Of all the criminal justice “reforms” the Legislature passed in 2019 — bail, discovery and parole, and Raise the Age — discovery “reform” was the most pernicious.
It placed an impossible burden on prosecutors to turn over almost every piece of evidence imaginable to the defense in just 20-35 days, including:
- All body-worn cameras, even for officers not directly involved in the arrest
- All police-disciplinary records for every officer on the scene
- Witness names and contact information, which means if prosecutors are concerned a witness is at risk or might be intimidated, they must ask the judge to redact that information.
- Criminal record of “potential witnesses”
- Biographies and writings of the experts
- Disciplinary records of any potential police witnesses and any other material ‘relevant to the case’.
Prosecutors who have not completed all discovery obligations are deemed not ready for trial. What could possibly go wrong?
We see a lot went wrong in a recent Manhattan Institute study. Detailed analysis finds that tens of thousands of cases are dismissed because it is nearly impossible to comply with this discovery law. Cases are slow to resolve, conviction rates are falling, defense attorneys won’t even open the files prosecutors send them 60 percent of the time, participation in alternative sentencing programs is declining, and disillusioned young assistant district attorneys are leaving his offices in droves Yes.
The study notes that in New York in 2019, before discovery reform, 49% of misdemeanor cases resulted in dismissals. In 2021, that number jumped to 82%. In 2022 it was 74%. The defendants, unsurprisingly, are playing the clock.
It has become an awful game of criminal justice chicken. If ADAs cannot comply with discovery obligations, they cannot respond ready for trial. If they do not plead ready for trial in a misdemeanor case within 90 days, the case is dismissed.
One result is that most misdemeanor defendants no longer enter pleas. Why would they do that? In 2019, 50% to 60% of misdemeanor city cases went to trial. In the first six months of 2022, according to the latest statistics from the Office of Court Management, only 25% of misdemeanor city cases went to trial, meaning the remaining 75% continued to further clog the system.
Assistants must try to comply with these ridiculously burdensome discovery obligations in cases that used to be immediately invoked. The answer for many DA offices is screening. They must decide which cases to prosecute and which to dismiss, resulting in a misdemeanor dismissal rate of 82%. Is it any wonder that shoplifting (a misdemeanor) is such a growth industry in Gotham?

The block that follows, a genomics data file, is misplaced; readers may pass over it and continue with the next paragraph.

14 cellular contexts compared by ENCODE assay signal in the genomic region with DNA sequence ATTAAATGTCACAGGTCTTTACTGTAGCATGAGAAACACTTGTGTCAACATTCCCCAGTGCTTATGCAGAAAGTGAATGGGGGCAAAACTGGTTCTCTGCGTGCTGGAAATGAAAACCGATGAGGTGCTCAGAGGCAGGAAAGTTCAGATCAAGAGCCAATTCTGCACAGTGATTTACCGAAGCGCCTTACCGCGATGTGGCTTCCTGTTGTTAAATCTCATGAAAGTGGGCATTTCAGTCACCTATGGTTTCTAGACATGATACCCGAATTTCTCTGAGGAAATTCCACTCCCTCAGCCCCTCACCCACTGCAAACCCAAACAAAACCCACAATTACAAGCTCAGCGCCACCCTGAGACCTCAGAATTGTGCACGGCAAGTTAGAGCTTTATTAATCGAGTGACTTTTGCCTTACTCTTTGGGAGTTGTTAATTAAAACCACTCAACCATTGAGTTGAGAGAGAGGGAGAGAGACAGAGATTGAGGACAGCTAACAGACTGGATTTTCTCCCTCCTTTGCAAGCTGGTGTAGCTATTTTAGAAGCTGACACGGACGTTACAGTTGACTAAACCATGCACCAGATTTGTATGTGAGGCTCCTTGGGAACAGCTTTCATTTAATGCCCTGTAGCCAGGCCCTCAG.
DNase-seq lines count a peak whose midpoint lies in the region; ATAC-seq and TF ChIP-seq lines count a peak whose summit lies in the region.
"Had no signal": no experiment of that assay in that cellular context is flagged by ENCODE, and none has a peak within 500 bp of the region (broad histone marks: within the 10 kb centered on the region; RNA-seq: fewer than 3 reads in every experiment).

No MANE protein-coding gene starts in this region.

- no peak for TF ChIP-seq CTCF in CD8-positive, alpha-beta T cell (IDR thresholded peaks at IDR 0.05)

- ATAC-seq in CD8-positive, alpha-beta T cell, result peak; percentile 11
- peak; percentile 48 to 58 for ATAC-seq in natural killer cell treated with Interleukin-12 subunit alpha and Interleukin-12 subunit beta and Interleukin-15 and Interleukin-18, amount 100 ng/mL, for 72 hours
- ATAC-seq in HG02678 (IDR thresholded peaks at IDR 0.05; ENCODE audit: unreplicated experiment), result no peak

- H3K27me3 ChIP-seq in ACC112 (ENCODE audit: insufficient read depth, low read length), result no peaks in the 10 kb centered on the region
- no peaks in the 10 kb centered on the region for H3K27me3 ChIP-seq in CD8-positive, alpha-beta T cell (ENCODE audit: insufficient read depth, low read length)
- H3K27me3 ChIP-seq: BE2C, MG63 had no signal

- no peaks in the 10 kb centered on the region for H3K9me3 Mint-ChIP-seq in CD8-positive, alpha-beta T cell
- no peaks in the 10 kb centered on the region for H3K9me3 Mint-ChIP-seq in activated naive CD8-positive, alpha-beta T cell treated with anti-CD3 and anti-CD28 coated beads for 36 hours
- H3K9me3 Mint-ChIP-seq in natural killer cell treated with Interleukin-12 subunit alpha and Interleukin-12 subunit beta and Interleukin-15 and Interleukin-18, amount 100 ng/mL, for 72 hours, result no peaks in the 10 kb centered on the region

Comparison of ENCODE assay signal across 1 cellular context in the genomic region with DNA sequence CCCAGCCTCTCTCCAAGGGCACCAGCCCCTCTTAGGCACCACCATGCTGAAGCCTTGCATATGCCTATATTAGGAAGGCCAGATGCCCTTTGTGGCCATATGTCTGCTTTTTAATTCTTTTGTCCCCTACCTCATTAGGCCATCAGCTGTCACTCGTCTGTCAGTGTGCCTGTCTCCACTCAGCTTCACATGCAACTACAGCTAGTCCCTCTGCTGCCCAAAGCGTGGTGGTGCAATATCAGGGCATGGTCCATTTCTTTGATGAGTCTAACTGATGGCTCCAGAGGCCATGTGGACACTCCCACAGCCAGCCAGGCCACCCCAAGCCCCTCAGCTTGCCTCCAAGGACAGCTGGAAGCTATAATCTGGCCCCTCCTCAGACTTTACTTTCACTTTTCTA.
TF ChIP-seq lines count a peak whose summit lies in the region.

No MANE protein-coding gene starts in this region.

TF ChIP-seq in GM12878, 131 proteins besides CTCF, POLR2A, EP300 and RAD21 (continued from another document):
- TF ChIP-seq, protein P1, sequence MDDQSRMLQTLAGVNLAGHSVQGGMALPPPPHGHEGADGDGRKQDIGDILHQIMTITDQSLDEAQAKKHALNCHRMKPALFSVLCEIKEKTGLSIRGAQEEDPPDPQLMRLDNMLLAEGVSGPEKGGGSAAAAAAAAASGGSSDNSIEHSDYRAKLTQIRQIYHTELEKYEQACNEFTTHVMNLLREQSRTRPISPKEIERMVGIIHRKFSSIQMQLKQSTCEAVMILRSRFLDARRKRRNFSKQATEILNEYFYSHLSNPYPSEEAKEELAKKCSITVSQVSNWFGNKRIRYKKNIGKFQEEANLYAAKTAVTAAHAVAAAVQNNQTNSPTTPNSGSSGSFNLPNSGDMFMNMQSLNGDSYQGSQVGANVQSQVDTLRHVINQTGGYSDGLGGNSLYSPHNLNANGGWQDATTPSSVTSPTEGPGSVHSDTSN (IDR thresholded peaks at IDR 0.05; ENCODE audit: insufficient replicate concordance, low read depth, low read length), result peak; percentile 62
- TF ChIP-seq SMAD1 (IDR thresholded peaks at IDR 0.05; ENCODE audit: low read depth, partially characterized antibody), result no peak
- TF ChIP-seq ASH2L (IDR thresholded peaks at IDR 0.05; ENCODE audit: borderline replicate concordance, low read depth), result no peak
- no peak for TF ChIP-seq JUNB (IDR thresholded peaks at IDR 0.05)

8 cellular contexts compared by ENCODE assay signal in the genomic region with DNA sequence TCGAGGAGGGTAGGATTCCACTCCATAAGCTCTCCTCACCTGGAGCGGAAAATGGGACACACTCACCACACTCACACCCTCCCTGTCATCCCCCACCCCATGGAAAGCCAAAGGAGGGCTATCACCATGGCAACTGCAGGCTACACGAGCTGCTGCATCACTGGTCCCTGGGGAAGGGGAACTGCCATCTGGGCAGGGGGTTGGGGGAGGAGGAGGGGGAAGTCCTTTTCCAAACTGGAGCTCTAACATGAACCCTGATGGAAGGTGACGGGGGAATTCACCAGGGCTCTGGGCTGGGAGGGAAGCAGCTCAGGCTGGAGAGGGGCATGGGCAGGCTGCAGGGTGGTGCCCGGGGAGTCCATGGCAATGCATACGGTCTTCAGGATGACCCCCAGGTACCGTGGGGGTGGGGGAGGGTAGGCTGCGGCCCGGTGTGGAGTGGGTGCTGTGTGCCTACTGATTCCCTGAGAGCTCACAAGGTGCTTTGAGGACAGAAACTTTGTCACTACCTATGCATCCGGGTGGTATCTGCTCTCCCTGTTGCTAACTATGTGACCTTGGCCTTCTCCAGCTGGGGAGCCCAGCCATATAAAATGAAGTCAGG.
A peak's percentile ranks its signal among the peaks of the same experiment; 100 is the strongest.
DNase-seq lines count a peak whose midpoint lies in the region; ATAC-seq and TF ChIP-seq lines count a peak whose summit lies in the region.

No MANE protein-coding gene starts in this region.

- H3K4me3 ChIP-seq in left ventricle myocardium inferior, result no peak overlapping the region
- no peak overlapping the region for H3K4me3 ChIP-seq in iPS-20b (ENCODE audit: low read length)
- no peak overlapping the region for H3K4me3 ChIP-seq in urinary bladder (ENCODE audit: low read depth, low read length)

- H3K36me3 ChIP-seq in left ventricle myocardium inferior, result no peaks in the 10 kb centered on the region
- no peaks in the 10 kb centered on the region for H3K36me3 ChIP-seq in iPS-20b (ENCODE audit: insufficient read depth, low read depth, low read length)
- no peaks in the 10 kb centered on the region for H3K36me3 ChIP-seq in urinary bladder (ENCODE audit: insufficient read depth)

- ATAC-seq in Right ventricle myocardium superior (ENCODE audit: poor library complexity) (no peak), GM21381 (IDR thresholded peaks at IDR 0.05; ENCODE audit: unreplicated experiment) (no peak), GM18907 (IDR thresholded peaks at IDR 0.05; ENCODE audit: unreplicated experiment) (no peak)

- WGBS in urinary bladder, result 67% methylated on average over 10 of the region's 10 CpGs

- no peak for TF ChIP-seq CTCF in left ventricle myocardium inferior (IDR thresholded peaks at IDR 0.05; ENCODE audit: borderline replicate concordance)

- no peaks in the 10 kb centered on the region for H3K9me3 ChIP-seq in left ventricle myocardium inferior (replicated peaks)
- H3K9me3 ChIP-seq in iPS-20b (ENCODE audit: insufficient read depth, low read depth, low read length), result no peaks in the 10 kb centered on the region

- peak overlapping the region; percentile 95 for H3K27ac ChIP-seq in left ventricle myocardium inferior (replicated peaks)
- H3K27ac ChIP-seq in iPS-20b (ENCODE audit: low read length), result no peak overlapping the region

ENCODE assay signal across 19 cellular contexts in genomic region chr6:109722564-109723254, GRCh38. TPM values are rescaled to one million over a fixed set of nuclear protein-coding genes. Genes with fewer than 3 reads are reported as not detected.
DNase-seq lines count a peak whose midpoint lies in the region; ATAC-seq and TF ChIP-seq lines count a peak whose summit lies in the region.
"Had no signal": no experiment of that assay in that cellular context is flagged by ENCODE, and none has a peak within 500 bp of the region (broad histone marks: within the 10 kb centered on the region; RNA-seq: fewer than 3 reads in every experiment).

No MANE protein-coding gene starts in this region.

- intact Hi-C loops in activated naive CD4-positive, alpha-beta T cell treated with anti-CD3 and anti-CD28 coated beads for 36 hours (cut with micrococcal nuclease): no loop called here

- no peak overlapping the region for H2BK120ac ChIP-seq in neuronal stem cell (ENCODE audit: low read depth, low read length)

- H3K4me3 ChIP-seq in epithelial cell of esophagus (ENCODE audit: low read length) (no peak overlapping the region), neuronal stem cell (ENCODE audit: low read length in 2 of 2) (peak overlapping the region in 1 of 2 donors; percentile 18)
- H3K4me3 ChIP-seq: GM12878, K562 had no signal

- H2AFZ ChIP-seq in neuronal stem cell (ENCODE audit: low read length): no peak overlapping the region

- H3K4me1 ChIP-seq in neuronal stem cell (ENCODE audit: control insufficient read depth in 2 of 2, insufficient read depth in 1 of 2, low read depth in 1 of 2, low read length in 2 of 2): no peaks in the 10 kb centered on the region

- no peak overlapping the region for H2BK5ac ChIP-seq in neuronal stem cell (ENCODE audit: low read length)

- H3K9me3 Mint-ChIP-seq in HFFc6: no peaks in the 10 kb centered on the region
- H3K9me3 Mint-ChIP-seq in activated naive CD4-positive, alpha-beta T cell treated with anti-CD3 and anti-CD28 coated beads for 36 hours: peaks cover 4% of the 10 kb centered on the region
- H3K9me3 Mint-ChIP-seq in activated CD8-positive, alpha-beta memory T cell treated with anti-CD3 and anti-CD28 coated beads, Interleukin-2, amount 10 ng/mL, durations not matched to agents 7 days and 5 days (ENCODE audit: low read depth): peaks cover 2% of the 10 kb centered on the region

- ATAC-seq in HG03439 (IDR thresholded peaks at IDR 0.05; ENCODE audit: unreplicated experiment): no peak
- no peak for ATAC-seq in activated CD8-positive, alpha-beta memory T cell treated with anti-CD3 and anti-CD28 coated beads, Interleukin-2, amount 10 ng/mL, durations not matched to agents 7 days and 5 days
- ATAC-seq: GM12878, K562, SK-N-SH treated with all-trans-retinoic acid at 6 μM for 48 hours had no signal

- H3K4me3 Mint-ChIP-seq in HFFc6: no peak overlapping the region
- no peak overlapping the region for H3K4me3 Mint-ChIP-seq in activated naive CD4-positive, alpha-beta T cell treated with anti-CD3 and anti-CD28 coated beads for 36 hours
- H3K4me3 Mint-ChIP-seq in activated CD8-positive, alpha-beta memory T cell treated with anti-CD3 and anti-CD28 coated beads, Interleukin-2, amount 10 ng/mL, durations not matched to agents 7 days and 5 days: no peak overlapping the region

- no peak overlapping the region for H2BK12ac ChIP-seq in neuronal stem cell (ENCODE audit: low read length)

Felony cases fare slightly better, largely due to the allocation of precious resources to the more serious cases and the longer six-month speedy trial. Even so, in 2019, 21.15% of felony cases were dismissed. In 2022, the number jumped to 35.11%. These increased dismissals are not because the accused is proven innocent. They are dismissals based in large part on the ADAs’ failure to timely provide required discovery materials.
To give an example of the size of the problem: The Queens DA’s office reported that by the end of 2021, it had turned over 54,000 body camera videos and 1.6 million discovery records to the defense. Body-worn camera videos average around 30 minutes and many are much longer. So, conservatively, those assistants had to review about 20,000 hours of video and 1.6 million documents before sending them to the defendants.
And that’s just Queens, which historically only had about 16% of the city’s crime! The Manhattan Camera Unit has linked and stored more than 339,000 videos related to investigations and cases between January 2020 and March 4, 2022.
It’s not as simple as hiring more paralegals to prepare discovery. The typical misdemeanor ADA includes between 100 and 200 cases at any given time. The law requires ADAs to file a certificate of compliance with the court certifying that all discovery has been completed. It is the assigned assistant’s responsibility to make sure that discovery is complete and that there is nothing in it that would endanger witnesses.
Due to increased attrition in DAs’ offices, cases are transferred from departing ADAs to new ADAs, who must review all discovery material again. If they find anything, no matter how trivial, that was not delivered, they will have to file a new certificate, which will trigger a new defense motion to dismiss.
As the Manhattan Institute study notes, crime in the city is rising but arrests are down. NYPD clearance rates are falling, suggesting that witnesses and victims are afraid to come forward knowing that their name will be known to the accused very quickly.
It’s so sad. These lawmakers destroyed a criminal justice system that had reduced crime by 70% and reduced incarceration by 60% between 1993 and 2019 — and had made New York the safest big city in America.
Their bail “reforms” released thousands of career criminals from prison, unleashing a terrible crime wave on the city, and then compounded it by making it impossible to prosecute criminals once caught. It’s time for state legislators to sit down with prosecutors and responsible members of the bar and fix this.
Or they can just be honest and admit as they campaign that they see increased crime and dysfunction in the criminal justice system as an acceptable cost of these reforms and tell people to suck it up and live with it. And then let the voters decide.
Jim Quinn was an executive prosecutor in the Queens DA’s office, where he served for 42 years.